Indiana governor signs bills targeting LGBTQ students
INDIANAPOLIS (AP) — Indiana’s governor on Thursday signed a bill that would require schools to notify a parent if a student requests a name or pronoun change at school, one of the final bills approved in a legislative session that had targeted LGBTQ+ people in the state, especially students.
Critics worry the law could out transgender children to their families and erode trust between students and teachers while supporters have contested the legislation keeps parents empowered and informed about their children when at school.
Republican Gov. Eric Holcomb’s approval of the legislation comes in a year when GOP-led legislatures around the country are seeking to curb LGBTQ+ rights, specifically targeting trans people’s participation in sports, workplaces and schools, as well as their access to health care.
Recently, Florida Republicans on Wednesday also approved a bill that would prevent students and teachers from being required to use pronouns that don’t correspond to someone’s sex, a bill Republican Gov. Ron DeSantis is expected to sign into law. Meanwhile, at least 16 states, including Indiana,have banned or restricted access to gender-affirming care such as hormones, puberty blockers, and surgeries.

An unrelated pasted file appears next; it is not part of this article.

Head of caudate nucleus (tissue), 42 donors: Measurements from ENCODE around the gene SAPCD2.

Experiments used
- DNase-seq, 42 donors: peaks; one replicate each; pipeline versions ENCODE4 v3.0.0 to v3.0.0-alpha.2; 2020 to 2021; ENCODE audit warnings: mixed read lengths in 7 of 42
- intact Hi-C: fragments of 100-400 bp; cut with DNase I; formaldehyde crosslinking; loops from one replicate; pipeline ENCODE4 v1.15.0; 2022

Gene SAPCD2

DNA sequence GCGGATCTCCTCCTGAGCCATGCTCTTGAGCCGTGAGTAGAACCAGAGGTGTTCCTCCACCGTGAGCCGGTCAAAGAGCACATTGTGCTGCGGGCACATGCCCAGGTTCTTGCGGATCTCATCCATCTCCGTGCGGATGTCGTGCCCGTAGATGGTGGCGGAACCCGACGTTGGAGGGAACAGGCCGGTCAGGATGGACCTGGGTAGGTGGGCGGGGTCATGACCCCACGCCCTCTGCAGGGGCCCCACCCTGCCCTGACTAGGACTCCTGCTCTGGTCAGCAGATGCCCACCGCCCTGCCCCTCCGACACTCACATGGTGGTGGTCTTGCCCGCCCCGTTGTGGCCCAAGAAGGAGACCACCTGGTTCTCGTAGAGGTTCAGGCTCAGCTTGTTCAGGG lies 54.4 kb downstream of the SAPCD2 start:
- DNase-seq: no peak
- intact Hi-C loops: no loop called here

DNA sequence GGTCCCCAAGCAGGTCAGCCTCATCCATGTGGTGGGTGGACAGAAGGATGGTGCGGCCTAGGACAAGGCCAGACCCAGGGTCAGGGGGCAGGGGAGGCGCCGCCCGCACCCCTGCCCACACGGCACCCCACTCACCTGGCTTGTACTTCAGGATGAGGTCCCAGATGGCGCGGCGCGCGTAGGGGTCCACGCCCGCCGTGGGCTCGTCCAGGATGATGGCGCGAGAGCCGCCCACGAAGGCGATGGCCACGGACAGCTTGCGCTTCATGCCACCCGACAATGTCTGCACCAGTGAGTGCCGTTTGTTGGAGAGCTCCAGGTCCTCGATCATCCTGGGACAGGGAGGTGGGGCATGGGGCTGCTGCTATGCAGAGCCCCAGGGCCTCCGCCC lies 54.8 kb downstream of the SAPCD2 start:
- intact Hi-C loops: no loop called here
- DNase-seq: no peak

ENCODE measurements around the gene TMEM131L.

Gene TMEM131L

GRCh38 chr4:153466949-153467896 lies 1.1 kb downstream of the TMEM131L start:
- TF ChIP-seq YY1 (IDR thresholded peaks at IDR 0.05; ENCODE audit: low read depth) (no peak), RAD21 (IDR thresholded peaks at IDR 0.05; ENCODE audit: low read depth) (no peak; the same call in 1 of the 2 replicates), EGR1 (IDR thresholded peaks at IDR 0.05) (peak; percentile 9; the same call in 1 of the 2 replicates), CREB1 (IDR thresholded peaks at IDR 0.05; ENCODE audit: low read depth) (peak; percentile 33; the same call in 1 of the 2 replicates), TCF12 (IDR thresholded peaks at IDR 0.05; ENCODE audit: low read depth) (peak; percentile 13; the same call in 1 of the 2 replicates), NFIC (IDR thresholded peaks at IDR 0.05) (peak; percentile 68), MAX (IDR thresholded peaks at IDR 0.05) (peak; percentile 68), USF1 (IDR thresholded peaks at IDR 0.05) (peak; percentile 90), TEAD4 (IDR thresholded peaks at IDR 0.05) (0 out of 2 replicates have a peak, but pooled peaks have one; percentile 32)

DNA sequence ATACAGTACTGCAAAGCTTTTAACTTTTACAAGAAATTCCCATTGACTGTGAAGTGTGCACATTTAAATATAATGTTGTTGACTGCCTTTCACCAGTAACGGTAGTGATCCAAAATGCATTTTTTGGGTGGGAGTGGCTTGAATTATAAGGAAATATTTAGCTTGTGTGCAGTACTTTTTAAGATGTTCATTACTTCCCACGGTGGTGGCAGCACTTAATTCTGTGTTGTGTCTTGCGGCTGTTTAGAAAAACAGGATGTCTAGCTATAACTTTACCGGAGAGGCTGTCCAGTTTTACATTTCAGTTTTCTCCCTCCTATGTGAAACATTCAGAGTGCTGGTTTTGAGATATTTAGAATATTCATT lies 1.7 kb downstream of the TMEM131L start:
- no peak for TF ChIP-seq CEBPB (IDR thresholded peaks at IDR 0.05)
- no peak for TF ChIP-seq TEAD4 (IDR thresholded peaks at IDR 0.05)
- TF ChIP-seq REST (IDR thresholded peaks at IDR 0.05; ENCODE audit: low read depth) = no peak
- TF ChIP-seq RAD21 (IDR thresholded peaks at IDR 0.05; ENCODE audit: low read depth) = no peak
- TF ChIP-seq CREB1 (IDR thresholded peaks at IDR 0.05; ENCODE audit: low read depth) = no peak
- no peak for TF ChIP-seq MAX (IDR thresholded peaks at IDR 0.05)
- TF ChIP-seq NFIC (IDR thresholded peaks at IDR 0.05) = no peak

Indiana’s name and pronouns law, which goes into effect July 1, would require school officials to provide written notification to a child’s parent or guardian within five business days of the child asking to be called a different “pronoun, title, or word,” according to the bill. It also prohibits, from prekindergarten through third grade, instruction on “human sexuality,” something that is not defined in the bill.
“I believe in parental rights,” Holcomb said in a statement Thursday. “I also just believe its commonsense that sex education should not be taught in prekindergarten through third grade.”
Holcomb also signed into law on Thursday a bill that could make it easier to ban books from public school libraries, staff at which would be required by July 1 to publicly post a list of books they offer and provide a complaints process for community members.
Schools and librarians could also no longer argue, as a legal defense, that the texts in their libraries have “educational” value. The law would still allow them to argue the text has literary, artistic, political or scientific value.
Those who supported the legislation expressed concern that sexually inappropriate or “pornographic” materials are available to children in school libraries. Critics, however, said the legislation could open the door to banning books or criminal prosecutions of librarians simply because some people don’t like the topics of the texts, particularly those with LGBTQ+ themes.
The law “improves transparency,” Holcomb said in a statement, adding he was “happy that these decisions will continue to take place at the local level.”
Arleigh Rodgers is a corps member for the Associated Press/Report for America Statehouse News Initiative. Report for America is a nonprofit national service program that places journalists in local newsrooms to report on undercovered issues.